Two games into the World Series and the action on the field has not been all that exciting. Off the field, well that’s where a lot more of the attention has been focused after Commissioner Rob Manfred put his foot in his mouth Tuesday afternoon.
We’ll get into the games, the chop, and some of the other off-field news of the past few days.
After two games, the World Series is tied 1-1. But each game has been slightly lopsided, which means the action hasn’t been super exciting.
In game 1, Atlanta leaped out to a quick lead and held on to win fairly comfortably. Most of the drama came when Charlie Morton had to leave the game with a broken leg after being hit by a comebacker. The Atlanta bullpen held on, thanks to great work from A.J. Minter. But Morton is lost for the rest of the series, cutting down Atlanta’s starting pitching advantage.
Houston further cracked that advantage when they jumped all over Max Fried in game 2. They got their own early lead Wednesday to even the series at home. The questions now are all about Atlanta’s pitching. With Morton out and Fried ineffective over his last two postseason starts, both teams are now shaky in the starting rotation.
As far as the early MVP watch: Jorge Soler of Atlanta and Jose Altuve of Houston seem like the early favorites with multiple extra-base hits each, including a home run apiece. There’s a lot to be decided at Truist Park this weekend. Hopefully, we get some dramatic games to go along with it.
In the NFL, the futility of Washington’s football team for decades turned out to be a benefit for the league. Every year that Washington failed to make a deep run in the playoffs meant another year that media attention was not as focused on the team’s nickname, a slur for native people.
It’s becoming rapidly apparent that Atlanta’s baseball team has avoided the same type of scrutiny on their name and the native imagery associated with the team -- particularly the chant known as the tomahawk chop -- because of their inability to reach the World Series this century.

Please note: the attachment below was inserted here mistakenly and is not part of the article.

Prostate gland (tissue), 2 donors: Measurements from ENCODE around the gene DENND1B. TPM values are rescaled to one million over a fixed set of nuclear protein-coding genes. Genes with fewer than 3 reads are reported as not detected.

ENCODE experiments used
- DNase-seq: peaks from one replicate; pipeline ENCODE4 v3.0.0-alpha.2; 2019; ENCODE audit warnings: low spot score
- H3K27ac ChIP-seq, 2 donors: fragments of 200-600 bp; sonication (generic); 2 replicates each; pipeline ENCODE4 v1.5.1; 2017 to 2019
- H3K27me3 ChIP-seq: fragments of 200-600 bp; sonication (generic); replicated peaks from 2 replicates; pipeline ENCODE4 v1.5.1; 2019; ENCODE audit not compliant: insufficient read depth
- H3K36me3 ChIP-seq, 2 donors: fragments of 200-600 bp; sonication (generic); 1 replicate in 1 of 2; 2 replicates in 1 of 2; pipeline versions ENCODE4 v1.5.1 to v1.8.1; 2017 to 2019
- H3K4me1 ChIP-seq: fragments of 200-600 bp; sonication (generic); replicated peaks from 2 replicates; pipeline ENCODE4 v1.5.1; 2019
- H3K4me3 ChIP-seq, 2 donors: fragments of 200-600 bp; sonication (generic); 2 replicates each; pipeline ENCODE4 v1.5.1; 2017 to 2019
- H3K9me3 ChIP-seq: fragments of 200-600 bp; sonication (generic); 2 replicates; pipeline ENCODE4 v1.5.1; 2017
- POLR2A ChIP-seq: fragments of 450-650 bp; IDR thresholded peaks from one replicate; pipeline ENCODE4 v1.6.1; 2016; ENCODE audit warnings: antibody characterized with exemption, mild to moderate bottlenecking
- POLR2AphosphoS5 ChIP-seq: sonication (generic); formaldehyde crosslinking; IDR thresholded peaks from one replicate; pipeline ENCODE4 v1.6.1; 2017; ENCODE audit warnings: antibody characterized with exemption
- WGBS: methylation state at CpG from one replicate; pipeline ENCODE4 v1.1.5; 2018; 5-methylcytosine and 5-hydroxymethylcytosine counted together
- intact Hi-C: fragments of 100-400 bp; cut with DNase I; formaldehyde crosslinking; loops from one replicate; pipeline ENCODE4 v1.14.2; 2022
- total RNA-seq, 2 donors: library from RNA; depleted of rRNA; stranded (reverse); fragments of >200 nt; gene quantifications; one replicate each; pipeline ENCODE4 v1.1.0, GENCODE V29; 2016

That changed this year and commissioner Rob Manfred answered questions about the chop just months after Cleveland’s baseball team announced it would change its name to the Guardians (more on that later).
Manfred’s answer about the Atlanta team name and the chop doesn’t make any sense. He says that, unlike other teams that have changed names, it’s a “You’ve gotta sell tickets every single day to the fans in that market. And there are all sorts of differences between the regions in terms of how the teams are marketed.”
So what’s he saying? Atlanta fans are just more racist and that’s why we can’t change the name? I wouldn’t say that. But it certainly seems like that’s what Manfred is saying here.
Clinton Yates took that fallacy to its logical conclusion in this column for The Undefeated.
It’s also worth noting that team has taken steps that certainly make it seem like they’re catering to the region’s white fan base over anyone else. They left downtown Atlanta and Turner field for unincorporated Cobb County, chasing a taxpayer deal so sweet that every single politician who voted to support the new stadium was subsequently voted out of office. This new stadium is disconnected from public transit.